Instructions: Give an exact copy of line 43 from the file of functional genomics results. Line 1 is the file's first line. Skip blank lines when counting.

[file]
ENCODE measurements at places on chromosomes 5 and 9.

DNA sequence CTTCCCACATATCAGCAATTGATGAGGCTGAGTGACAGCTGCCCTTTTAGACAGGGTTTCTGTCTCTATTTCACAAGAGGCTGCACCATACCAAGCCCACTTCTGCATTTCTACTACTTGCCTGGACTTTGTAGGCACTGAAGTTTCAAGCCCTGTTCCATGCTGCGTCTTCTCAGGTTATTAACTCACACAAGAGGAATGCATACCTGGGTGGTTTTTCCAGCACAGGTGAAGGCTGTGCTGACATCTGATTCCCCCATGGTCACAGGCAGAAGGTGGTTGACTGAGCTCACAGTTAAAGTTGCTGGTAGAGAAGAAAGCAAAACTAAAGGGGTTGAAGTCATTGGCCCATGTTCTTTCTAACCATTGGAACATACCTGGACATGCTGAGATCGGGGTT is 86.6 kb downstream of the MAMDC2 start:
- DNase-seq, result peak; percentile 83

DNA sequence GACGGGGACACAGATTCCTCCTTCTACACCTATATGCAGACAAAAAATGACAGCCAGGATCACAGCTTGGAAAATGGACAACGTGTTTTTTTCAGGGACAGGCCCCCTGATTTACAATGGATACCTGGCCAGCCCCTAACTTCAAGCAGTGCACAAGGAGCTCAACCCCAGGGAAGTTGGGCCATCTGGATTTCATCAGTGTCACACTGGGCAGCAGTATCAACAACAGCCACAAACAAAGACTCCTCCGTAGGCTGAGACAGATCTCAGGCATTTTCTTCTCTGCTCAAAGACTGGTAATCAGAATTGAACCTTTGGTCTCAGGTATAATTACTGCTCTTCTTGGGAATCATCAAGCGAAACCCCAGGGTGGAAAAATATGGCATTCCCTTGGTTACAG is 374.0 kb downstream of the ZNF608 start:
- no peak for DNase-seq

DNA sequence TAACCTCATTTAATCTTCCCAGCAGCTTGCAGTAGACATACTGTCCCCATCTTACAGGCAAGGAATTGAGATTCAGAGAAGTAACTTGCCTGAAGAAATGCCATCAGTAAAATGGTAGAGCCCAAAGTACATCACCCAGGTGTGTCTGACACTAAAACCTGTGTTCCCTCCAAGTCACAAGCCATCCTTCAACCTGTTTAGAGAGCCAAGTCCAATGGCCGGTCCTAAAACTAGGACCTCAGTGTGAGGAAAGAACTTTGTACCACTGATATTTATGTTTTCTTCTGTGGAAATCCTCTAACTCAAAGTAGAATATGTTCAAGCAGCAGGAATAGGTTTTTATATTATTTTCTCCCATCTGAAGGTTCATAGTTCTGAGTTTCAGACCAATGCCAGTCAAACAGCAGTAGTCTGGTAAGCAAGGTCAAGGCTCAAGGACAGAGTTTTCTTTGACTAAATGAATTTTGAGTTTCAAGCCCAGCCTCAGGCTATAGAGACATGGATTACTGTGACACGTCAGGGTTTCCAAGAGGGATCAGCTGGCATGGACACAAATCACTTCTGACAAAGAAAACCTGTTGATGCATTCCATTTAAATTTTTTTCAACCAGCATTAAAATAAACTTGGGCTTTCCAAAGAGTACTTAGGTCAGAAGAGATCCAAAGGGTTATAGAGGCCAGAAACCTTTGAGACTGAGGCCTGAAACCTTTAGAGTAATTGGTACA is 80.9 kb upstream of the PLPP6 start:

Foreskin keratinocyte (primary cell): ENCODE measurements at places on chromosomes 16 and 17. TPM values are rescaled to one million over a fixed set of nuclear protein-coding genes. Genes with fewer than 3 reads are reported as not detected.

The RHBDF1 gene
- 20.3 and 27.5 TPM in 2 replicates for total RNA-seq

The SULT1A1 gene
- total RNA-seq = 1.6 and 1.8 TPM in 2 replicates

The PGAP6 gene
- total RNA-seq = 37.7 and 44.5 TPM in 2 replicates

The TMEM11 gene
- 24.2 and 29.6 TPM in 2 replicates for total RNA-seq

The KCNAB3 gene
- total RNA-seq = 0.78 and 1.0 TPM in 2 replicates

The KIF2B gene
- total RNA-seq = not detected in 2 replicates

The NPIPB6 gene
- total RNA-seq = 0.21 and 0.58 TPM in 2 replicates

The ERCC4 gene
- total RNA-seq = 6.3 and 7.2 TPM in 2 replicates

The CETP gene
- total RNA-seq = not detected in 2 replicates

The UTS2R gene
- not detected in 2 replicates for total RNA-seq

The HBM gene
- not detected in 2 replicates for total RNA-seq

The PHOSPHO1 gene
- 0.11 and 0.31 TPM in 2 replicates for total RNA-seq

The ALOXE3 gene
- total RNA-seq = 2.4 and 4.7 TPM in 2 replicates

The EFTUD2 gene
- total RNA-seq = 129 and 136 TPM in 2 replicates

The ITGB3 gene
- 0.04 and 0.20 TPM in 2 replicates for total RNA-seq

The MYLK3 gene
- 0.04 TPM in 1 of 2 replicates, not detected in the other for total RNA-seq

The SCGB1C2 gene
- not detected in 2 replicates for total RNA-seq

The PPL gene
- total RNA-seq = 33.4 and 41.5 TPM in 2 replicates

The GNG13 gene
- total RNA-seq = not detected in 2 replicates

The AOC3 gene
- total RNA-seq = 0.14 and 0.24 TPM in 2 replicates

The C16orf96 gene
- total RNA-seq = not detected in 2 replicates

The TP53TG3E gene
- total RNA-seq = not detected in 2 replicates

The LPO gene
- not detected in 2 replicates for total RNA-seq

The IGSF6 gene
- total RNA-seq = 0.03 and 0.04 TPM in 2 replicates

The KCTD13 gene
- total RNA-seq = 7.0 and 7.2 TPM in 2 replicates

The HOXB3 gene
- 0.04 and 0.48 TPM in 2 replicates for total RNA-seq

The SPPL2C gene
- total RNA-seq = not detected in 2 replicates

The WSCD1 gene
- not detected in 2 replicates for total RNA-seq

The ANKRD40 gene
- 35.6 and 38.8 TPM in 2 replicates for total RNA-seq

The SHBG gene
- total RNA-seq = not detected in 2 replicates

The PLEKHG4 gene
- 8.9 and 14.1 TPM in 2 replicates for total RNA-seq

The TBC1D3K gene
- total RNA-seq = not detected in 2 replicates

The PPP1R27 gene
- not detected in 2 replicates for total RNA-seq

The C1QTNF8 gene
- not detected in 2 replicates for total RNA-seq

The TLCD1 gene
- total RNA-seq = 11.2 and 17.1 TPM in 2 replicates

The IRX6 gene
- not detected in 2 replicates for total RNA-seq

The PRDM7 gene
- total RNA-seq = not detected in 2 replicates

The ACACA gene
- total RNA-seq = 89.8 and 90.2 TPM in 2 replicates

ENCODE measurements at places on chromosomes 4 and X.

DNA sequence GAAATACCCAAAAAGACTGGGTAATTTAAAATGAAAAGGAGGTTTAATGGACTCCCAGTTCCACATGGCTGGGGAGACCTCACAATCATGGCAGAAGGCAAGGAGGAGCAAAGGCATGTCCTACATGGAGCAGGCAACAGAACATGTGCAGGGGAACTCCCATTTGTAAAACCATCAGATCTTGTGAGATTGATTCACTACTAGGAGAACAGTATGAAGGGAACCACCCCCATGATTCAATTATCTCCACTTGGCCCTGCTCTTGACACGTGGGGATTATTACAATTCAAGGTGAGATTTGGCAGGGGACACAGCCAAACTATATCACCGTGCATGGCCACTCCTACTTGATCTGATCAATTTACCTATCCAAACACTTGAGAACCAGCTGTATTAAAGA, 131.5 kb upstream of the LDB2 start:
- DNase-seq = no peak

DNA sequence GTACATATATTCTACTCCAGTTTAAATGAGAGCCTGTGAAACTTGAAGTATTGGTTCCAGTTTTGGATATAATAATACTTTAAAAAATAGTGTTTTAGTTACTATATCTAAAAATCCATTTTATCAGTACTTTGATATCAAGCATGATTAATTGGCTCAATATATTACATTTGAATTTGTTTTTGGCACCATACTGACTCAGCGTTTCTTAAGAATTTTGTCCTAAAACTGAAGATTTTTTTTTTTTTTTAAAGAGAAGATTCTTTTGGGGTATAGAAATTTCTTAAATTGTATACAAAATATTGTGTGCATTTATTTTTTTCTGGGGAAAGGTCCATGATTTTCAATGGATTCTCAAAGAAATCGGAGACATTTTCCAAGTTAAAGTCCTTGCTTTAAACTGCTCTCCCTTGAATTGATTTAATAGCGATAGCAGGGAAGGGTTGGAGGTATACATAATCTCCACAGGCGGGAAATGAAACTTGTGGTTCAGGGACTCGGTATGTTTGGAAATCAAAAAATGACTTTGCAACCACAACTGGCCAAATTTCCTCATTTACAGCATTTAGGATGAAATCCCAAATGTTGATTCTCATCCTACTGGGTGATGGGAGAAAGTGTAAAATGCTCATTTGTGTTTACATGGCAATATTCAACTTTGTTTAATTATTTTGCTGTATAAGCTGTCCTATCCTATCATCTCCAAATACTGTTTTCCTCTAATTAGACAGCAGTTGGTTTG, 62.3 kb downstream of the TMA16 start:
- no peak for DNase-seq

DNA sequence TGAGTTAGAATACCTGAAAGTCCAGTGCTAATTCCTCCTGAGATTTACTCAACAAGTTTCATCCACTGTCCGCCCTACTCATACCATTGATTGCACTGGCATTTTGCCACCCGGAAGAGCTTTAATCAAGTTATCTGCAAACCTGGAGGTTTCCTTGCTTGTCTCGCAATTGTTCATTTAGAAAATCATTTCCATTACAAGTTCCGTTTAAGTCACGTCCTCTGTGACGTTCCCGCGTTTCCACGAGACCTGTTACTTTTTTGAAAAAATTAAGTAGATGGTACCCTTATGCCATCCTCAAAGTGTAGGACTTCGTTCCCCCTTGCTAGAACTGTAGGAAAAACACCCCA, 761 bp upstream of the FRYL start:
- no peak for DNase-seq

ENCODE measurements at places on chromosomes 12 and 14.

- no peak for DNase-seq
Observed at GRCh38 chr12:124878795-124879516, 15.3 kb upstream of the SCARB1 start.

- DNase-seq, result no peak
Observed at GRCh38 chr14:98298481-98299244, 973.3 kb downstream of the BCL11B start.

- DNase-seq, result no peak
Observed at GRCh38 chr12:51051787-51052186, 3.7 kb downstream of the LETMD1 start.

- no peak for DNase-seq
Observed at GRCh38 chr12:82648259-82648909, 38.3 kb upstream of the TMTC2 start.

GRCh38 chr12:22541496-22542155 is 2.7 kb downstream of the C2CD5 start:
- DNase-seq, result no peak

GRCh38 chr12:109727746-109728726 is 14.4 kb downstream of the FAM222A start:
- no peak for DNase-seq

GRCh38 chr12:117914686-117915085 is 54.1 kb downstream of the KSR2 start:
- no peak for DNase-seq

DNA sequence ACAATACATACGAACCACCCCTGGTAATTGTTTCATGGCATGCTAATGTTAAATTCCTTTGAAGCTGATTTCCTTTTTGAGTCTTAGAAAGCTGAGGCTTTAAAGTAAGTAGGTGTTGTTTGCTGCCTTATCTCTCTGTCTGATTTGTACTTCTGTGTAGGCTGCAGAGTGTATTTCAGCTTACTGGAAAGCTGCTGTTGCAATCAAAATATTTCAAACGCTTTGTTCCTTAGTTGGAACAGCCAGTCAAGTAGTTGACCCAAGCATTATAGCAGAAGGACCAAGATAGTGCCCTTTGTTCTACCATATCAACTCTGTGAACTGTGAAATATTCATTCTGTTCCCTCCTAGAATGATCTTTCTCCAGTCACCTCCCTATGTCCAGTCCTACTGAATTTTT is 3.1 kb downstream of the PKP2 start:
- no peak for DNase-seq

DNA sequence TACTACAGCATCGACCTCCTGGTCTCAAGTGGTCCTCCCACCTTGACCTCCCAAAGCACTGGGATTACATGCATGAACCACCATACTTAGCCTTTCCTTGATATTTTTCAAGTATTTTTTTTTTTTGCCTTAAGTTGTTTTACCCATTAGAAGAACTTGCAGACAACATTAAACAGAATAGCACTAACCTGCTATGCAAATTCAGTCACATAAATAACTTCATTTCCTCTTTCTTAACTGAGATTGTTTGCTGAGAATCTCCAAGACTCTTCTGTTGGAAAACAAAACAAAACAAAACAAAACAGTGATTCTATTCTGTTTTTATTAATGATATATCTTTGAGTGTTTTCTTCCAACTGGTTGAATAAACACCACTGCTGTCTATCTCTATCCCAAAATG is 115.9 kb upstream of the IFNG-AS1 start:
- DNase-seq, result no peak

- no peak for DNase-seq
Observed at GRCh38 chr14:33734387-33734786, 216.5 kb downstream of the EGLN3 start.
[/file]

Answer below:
- total RNA-seq = 33.4 and 41.5 TPM in 2 replicates